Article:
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Landlords suing over Seattle’s ‘first come, first served’ rental ordinance say it’s unconstitutional

SEATTLE — A lawsuit in Seattle pits some fundamental rights against each other — it’s civil rights that ban discrimination, and property rights that allow owners to decide what to do with their homes and land.

The issue is with a new law that requires landlords to rent to tenants on a “first come, first served” basis. The goal is to make sure all renters are treated equally.

But the landlords who are suing say the program is a bureaucratic nightmare and unconstitutional.

Critics say it’s all about the survival of the fastest, but supporters say it levels the playing field for renters.

For most people looking for housing, it starts in front of the computer taking hours sometimes to find a good rental.

“I am seeing more and more people leave the city, especially millennials,” Jessa Lewis said.

It’s hard enough finding a place she can afford in Seattle but Lewis says she has another hurdle.

“It was said because you have a child we won’t rent to you,” Lewis said.

The single mother says she’s been discriminated against in the past.

“You may have no idea what biases a landlord may have,” Lewis said.

That’s why Lewis supports Seattle’s new policy that forces property owners to take the first qualified tenant.

“This idea of taking the first person who walks in the door doesn’t match the way I manage the property,” said Chris Benis, who's family owns a six-unit apartment in Seattle. He says the rental income will go to pay for his three sons to go to college.

But Benis says the new ordinance is making it almost impossible to run his business efficiently.

“It’s going to make us make this crazy list that nobody is going to comply with,” Benis said.

That ‘crazy’ list he’s talking about is a screening criteria that landlords will have to provide to renters who apply.

For property owners, it’s a way to target the type of renter they want. The new ordinance requires a property owner to take the first applicant that meets the criteria.

“I’ve spent hours putting my rental property together, it’s about four pages long,” Benis said.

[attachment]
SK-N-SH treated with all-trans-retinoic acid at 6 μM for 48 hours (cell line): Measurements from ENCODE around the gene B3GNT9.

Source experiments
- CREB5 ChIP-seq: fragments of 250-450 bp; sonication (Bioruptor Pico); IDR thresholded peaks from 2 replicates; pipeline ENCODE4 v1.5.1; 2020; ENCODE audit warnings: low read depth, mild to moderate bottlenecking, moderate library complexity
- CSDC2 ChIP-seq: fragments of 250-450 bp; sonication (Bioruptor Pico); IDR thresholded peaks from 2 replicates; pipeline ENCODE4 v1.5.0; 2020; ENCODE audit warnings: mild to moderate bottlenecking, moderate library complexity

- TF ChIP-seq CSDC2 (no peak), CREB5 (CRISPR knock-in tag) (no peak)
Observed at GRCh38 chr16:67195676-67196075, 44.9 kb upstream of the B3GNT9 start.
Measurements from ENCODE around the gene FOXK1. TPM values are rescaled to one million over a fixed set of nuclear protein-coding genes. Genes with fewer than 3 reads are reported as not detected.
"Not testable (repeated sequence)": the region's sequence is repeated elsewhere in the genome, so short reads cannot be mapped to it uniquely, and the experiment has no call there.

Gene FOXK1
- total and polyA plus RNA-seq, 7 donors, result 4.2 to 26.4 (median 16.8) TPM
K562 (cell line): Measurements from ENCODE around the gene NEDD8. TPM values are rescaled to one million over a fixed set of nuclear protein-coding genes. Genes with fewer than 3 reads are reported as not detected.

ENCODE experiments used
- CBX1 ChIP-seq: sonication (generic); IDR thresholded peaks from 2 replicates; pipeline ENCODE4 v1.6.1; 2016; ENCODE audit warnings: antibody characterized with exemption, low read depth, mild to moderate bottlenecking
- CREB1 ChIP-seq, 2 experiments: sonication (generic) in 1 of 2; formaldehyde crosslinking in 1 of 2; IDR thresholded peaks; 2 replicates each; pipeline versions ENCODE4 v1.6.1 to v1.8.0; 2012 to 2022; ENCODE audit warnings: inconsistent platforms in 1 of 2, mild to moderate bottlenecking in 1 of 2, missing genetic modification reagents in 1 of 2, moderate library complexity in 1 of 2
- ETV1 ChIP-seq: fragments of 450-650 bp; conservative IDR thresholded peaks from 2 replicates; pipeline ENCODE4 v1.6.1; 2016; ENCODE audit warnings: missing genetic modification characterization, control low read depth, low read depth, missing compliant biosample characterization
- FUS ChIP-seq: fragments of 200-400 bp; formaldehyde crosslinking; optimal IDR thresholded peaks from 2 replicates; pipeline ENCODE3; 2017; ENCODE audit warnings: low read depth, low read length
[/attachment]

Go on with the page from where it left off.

A good rental history and credit reports are no longer enough because Benis says landlords now have to be very specific about everything.

“You have to have everything on a piece of paper and you have to have it in your ad,” Benis said.

The process is more than just cumbersome, he said. Benis believes the government has stripped away landlord rights -- things like discretion, intuition and bargaining he uses during the interview process is now out the window.

“This ordinance just makes people on some assembly line take a number like the DMV,” Benis said.

He’s so frustrated that Benis is suing Seattle, and he is one of five families named as claimants in the lawsuit.

“When the government takes away a fundamental attribute of property ownership, your right to sell, to exclude or lease, then that effectively is an unconstitutional taking unless they compensate you,” Pacific Legal Foundation attorney Ethan Blevins said.

Blevins added that the irony is the ordinance will hurt the very people city leaders are trying to assist.

“Blue-collar jobs who can’t take an hour off in the middle of the workday to apply to a unit that pops up; it’s going to be the people who apply immediately,” Blevins said.

Q13 News made that point to Seattle City Council member Lisa Herbold.

“We will do an assessment of the impact of these polices,” Herbold said.

But as of now Herbold is defending the policy.

“We still find a lot of discrimination in housing,” Herbold said.

Herbold is pointing to the fair housing test, done every year by the Office for Civil Rights. People pose as prospective renters and test landlords for biases.

In 2015, the test found that 34% of landlords showed bias when it came to familial status. And 63% of landlords showed bias towards disabilities.

“The fact is it’s occurring and this law is intended to make sure it’s not occurring,” Herbold said.

Benis says the ordinance might stop unconscious bias but it also stops conscious goodwill.

“There is an assumption that landlords are operating with bad instincts, not good instincts,” Benis said.

Benis says he’s made exceptions for tenants in the past who needed a break. But now he says the ordinance prevents him from using that kind of discretion.

He says the city should go after the bad landlords, not penalize the good ones.

“A lot of rental property owners might just leave the market, they are going to say this is something I can’t deal with,” Benis said.

As Benis fights the new policy, Lewis will welcome it.

“To be honest, it’s not the perfect law but neither is the situation it is trying to address,” Lewis said.

She’s so passionate about Seattle’s rental market, Lewis just became the executive director of the Tenants Union of Washington State.

“I am here because I believe in the work and I promised my daughter she can finish out high school here,” Lewis said.

The law does exempt mother-in-law units and backyard cottages. The rule is in effect now but will not be enforced until July.

If a landlord is caught violating the new rules, they could receive hefty fines, up to $11,000 for a first violation and about $27,000 for the second.

Blevins, the attorney, says the lawsuit could take a year and half before a judge makes a final ruling.